Security experts and market commentators alike are voicing their concerns after examination of a power outage in Ukraine’s capital, Kiev, in December 2016 identified a malware framework known as CRASHOVERRIDE or INDUSTROYER. The malware targeted Kiev’s electrical infrastructure via its Industrial Control Systems (ICS) in an unprecedented and sophisticated cyber-attack. The event has serious implications globally and could prove to be a hacker’s paradise for more than power grids in the near future.
Download our special report for practical steps organizations can take to better protect themselves from future malware attacks like CRASHOVERRIDE/INDUSTROYER.
DOWNLOAD REPORT [PDF]
WHAT DOES IT MEAN?
Alongside the use of digital technologies for enhanced automation greatly increasing hackers’ potential attack surface, aging critical infrastructure support has not always been architected with cybersecurity top of mind. CRASHOVERRIDE/INDUSTROYER targeted circuit breakers and switches hijacking electrical systems from a distance by taking advantage of standard device-level communication protocols, making it almost completely undetectable in the power infrastructure.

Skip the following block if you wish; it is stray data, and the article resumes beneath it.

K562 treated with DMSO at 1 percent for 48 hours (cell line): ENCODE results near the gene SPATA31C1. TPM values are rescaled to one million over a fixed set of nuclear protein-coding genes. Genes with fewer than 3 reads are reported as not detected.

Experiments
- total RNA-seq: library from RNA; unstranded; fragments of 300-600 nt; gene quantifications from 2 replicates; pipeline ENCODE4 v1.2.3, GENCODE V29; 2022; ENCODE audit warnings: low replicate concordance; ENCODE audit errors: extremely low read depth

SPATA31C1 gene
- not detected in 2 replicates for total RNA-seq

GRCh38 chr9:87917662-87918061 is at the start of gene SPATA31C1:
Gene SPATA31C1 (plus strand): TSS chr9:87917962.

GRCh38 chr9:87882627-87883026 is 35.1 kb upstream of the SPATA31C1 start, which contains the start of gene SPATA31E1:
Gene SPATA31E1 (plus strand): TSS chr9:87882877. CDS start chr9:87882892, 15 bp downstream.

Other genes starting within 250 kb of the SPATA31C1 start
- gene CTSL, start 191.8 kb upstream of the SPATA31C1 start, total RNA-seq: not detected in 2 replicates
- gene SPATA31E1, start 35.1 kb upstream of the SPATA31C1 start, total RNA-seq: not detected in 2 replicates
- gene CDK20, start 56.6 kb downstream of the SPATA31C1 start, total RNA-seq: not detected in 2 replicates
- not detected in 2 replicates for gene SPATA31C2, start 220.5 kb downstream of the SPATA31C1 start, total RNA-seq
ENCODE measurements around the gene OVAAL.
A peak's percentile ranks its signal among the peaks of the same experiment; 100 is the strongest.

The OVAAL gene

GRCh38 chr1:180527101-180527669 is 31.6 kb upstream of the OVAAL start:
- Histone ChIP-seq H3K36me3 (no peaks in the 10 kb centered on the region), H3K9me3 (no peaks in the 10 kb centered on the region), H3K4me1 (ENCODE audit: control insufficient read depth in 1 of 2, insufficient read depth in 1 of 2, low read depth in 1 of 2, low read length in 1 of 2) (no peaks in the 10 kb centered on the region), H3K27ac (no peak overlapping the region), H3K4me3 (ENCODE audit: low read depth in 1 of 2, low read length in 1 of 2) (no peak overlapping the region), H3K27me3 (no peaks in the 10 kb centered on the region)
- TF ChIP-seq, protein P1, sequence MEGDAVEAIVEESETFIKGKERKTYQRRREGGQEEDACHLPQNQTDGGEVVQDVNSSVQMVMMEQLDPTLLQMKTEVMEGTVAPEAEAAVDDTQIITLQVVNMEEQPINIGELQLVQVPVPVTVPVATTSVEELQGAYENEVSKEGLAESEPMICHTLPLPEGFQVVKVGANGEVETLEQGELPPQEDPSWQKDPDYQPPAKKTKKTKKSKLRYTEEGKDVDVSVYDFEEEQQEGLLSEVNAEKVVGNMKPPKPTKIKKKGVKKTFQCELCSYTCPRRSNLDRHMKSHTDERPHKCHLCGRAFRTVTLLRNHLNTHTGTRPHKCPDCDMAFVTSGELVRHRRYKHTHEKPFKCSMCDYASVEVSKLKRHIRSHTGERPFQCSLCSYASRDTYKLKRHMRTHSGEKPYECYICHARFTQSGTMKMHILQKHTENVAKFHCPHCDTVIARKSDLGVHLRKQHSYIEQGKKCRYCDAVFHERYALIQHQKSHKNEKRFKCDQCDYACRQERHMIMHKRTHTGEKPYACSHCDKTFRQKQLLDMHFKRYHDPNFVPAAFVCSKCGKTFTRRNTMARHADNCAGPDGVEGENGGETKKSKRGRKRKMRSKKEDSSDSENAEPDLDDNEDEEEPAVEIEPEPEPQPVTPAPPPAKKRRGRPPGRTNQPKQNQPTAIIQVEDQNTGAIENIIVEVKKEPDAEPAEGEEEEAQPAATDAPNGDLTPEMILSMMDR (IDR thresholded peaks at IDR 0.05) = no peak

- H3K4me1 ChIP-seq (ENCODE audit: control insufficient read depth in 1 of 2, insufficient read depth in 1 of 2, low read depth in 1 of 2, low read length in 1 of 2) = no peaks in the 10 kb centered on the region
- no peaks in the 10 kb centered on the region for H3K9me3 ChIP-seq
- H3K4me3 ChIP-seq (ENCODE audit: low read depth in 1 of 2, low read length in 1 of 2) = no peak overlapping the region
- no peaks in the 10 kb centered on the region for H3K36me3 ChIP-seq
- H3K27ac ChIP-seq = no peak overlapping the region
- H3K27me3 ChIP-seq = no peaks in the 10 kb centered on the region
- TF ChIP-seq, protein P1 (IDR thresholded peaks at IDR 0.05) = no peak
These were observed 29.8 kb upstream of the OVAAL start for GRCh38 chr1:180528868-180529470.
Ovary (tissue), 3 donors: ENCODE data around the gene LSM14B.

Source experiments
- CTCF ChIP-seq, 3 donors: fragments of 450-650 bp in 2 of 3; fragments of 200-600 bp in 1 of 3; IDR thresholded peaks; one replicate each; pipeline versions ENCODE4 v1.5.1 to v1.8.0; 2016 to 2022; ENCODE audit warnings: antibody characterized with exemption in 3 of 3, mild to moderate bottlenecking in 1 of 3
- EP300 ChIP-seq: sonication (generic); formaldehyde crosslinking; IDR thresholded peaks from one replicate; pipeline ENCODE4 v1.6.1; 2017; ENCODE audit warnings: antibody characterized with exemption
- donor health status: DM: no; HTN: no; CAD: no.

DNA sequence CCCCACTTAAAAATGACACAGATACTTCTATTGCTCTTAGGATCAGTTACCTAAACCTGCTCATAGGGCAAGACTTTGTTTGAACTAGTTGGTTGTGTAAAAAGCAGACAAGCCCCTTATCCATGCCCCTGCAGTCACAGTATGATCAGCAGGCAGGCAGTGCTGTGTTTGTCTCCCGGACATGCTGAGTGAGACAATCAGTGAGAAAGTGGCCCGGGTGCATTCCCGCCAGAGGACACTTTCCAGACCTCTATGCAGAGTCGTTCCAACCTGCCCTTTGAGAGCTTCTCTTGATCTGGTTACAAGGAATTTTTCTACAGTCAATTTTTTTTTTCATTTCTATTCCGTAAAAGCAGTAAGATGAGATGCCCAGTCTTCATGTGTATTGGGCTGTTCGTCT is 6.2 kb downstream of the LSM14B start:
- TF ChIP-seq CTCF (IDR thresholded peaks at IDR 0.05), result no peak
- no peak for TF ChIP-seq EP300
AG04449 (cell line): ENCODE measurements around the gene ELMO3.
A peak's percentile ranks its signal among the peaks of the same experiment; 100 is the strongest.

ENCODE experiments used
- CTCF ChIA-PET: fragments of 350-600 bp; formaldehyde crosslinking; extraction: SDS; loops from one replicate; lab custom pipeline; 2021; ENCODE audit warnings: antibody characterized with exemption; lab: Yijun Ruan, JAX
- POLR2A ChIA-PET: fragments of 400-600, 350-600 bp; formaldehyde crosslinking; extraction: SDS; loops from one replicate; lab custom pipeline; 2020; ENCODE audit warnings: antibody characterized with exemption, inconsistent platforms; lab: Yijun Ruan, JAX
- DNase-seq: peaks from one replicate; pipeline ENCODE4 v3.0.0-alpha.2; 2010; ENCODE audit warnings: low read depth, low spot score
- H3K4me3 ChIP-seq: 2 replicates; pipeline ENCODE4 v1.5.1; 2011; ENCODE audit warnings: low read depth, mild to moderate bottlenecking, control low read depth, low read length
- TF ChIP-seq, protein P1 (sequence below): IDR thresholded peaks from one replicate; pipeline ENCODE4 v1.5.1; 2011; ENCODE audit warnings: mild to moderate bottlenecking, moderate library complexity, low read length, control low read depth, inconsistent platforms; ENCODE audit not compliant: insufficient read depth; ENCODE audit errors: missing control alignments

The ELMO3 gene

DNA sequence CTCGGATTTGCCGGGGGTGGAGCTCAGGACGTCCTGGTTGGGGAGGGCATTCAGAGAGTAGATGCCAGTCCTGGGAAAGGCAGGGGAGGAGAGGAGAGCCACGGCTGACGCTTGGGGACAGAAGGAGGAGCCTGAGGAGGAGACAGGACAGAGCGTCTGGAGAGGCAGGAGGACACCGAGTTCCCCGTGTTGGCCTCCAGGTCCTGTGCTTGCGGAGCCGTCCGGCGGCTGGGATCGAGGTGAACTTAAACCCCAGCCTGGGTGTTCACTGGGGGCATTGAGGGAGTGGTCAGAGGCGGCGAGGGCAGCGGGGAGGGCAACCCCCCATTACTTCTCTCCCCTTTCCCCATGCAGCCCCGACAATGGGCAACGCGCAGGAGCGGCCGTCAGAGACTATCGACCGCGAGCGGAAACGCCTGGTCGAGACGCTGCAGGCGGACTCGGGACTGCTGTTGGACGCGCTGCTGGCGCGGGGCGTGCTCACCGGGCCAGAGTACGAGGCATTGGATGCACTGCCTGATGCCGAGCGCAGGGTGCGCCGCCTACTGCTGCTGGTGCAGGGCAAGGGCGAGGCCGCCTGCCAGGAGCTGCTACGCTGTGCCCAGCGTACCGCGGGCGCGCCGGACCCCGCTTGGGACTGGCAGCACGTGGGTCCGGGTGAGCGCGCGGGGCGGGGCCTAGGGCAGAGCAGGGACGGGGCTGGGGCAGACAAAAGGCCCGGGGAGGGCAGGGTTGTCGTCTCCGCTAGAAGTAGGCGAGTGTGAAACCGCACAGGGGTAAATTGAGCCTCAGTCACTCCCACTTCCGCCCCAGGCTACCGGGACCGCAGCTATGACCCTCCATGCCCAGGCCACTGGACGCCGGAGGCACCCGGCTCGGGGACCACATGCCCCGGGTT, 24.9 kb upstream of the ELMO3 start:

CRASHOVERRIDE/INDUSTROYER could be a blueprint for a more widespread and longer-lasting attack. The potential to disrupt energy, water supplies and other critical industries using ICS for automation, in an economic context, could be highly damaging to a company, municipality or nation for a long period of time.
WHY THE NAME?
The malware identifies itself as "crash," hence the choice of the term CRASHOVERRIDE/INDUSTROYER. Whoever developed the malware may have been paying homage to, or making fun of, a previously known hacker who used the name "Cr4sh".
WHAT CAN YOU DO?
Download the report and take practical steps today to protect your organization from future malware attacks like CRASHOVERRIDE/INDUSTROYER.
Assess and isolate
Monitor and detect
Plan and prepare